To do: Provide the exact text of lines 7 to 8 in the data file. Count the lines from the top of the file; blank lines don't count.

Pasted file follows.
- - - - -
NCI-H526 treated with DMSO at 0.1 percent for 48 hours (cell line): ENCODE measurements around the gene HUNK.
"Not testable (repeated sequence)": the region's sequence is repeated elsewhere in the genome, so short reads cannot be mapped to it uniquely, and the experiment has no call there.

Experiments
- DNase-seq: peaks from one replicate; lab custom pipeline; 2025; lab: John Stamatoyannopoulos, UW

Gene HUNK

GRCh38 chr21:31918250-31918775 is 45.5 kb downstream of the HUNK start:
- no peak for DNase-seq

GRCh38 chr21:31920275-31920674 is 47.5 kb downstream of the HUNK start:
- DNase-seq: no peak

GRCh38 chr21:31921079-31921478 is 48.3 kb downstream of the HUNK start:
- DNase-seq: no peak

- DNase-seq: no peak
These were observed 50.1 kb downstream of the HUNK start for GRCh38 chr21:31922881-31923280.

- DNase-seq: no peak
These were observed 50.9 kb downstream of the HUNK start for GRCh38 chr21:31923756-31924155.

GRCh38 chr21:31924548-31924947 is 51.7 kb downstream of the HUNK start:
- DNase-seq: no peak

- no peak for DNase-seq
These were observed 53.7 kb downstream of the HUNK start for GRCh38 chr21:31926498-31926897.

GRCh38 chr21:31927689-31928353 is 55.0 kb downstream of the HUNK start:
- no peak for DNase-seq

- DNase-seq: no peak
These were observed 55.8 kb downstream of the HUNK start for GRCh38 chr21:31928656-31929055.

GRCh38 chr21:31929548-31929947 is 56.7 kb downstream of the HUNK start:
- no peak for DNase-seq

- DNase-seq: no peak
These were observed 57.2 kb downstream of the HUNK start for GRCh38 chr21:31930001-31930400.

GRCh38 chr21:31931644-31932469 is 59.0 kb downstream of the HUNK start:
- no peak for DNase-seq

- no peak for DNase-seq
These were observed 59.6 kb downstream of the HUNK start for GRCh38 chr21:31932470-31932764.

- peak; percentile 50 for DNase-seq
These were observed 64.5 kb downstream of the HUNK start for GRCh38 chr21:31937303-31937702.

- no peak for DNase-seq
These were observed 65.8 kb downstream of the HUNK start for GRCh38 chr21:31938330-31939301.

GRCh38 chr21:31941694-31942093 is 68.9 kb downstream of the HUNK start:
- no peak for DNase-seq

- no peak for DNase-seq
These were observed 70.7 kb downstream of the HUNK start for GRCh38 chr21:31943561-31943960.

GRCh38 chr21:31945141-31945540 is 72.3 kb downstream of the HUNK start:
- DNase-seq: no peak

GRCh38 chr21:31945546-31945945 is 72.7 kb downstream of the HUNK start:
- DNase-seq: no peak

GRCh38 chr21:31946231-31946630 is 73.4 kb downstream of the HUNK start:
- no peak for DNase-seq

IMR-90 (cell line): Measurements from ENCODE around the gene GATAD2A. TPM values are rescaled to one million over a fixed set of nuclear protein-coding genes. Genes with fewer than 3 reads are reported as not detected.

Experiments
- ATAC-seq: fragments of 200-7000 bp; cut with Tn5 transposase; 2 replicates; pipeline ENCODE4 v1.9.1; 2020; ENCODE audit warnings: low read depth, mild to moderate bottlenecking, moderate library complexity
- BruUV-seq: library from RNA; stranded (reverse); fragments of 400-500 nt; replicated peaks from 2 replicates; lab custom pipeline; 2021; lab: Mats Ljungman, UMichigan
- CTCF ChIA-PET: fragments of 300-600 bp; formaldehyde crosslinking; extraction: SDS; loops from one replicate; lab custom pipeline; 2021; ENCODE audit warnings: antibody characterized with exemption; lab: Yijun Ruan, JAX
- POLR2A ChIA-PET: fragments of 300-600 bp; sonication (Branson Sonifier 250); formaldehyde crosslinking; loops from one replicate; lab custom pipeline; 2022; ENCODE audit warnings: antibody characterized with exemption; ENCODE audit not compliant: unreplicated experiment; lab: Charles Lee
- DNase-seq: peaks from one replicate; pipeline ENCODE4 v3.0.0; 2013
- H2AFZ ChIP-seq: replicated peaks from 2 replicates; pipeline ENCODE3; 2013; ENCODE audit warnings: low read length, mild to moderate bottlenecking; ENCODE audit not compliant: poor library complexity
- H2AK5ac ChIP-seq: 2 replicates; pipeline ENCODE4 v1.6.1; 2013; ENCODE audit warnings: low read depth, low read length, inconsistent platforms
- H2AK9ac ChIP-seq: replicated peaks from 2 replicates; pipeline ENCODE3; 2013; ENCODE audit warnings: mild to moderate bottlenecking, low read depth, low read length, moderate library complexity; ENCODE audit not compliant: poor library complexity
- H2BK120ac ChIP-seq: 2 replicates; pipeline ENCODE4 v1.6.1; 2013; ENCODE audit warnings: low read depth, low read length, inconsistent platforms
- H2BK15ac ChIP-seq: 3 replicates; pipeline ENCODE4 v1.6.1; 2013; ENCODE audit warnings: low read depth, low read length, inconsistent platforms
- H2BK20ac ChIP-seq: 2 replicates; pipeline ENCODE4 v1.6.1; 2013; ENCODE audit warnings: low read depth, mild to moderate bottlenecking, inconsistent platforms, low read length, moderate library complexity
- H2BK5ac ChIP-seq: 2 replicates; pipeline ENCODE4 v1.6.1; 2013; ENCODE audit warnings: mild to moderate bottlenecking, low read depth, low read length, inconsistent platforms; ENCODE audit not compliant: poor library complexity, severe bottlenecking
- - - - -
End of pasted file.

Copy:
- no peak for DNase-seq

GRCh38 chr21:31920275-31920674 is 47.5 kb downstream of the HUNK start: